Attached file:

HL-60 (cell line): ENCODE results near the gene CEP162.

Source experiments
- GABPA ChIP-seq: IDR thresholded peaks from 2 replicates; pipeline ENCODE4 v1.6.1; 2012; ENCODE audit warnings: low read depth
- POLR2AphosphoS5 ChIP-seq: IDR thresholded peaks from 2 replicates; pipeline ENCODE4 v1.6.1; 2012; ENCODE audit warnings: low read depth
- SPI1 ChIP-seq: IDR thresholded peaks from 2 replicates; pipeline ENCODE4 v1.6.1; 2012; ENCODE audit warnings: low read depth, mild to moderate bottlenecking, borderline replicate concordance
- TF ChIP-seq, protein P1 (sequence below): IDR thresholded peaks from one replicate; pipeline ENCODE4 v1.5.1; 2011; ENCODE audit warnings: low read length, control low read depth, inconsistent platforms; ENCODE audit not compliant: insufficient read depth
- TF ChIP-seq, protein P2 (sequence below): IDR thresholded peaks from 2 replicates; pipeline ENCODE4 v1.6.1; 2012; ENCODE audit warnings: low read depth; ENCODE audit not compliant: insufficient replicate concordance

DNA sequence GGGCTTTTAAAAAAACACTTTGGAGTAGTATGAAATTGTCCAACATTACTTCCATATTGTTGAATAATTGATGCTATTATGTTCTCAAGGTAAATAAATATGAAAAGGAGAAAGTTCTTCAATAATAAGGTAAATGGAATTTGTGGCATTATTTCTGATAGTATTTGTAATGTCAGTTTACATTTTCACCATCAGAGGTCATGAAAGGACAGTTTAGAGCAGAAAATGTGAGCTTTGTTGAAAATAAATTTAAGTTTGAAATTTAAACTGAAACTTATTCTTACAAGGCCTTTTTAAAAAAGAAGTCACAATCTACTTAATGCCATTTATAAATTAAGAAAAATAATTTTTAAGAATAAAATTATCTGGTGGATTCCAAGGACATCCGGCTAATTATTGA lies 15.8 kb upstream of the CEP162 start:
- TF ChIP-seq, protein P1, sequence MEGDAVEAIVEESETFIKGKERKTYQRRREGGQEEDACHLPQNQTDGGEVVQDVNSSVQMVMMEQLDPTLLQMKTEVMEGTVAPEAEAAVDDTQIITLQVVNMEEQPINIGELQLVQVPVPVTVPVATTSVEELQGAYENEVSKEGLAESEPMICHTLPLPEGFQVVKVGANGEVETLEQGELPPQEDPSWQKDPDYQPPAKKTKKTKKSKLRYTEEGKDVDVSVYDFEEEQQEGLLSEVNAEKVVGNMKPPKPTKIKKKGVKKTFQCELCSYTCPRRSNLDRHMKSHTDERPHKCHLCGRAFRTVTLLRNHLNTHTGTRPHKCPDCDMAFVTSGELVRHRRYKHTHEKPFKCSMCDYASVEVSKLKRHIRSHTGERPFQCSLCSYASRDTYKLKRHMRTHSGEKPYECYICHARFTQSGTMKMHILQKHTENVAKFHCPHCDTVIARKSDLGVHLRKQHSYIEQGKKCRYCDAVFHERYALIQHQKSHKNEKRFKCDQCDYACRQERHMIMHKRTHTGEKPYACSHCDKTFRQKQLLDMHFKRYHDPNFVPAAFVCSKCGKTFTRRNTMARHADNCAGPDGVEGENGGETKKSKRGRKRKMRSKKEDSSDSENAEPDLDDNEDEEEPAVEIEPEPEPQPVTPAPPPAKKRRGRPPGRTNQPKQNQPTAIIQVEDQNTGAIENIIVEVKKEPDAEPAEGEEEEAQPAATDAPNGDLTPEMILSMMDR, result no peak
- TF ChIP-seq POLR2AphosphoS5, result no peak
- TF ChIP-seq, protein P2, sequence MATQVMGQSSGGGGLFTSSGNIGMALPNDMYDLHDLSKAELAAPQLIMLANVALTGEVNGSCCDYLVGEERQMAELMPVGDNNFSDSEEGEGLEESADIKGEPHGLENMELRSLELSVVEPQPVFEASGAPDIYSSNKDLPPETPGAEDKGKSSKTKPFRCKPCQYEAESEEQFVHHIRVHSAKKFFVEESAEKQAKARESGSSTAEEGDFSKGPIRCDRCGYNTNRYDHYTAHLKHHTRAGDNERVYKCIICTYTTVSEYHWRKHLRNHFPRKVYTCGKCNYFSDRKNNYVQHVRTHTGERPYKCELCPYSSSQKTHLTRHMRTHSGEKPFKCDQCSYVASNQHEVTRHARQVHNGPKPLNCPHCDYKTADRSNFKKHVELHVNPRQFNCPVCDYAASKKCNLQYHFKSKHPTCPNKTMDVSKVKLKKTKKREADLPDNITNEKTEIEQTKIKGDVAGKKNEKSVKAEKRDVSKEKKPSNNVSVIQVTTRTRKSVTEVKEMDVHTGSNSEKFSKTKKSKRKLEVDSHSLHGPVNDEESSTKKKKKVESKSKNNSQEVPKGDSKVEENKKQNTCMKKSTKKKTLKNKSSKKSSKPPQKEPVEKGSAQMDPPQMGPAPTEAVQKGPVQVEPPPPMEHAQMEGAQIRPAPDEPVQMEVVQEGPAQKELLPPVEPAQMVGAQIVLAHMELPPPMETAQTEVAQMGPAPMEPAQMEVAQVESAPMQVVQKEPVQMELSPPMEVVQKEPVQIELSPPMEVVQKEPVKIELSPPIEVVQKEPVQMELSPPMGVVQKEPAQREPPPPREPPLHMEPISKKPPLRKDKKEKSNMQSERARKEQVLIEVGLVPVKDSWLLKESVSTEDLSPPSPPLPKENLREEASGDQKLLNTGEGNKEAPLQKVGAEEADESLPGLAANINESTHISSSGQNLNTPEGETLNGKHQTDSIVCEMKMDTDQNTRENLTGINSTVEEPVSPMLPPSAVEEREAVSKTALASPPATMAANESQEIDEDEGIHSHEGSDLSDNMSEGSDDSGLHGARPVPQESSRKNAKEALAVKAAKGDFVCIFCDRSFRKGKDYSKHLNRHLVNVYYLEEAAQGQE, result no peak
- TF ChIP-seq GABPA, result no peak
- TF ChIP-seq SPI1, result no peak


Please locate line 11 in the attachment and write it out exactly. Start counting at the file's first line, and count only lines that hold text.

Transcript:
- TF ChIP-seq, protein P2, sequence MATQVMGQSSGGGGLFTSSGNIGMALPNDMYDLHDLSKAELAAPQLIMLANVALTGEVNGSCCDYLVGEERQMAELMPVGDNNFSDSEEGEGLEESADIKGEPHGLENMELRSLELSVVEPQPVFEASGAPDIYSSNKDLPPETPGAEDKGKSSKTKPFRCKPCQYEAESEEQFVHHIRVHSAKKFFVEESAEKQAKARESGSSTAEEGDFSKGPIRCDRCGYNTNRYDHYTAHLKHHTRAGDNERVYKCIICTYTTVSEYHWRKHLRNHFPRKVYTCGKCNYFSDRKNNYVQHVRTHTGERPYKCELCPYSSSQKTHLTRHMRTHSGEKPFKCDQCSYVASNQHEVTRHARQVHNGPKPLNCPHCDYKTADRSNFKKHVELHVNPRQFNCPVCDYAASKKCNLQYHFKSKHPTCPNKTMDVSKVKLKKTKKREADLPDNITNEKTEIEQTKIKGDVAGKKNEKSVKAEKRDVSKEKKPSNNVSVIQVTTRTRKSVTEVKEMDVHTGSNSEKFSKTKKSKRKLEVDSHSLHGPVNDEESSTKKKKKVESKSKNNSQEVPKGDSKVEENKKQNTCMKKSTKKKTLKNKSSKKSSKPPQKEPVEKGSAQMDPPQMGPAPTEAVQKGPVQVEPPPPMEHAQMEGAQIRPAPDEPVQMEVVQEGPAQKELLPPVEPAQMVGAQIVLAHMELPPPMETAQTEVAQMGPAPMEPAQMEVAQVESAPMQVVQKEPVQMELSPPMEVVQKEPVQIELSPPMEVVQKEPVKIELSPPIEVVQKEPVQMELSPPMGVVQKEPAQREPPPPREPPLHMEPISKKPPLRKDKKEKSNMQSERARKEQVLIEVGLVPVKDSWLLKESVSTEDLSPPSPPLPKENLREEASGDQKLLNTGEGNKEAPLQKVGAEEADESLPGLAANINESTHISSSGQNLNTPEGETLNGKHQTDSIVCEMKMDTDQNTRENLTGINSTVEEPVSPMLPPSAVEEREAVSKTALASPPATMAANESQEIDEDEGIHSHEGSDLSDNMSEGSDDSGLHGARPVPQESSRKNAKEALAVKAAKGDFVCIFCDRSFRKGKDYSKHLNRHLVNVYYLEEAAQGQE, result no peak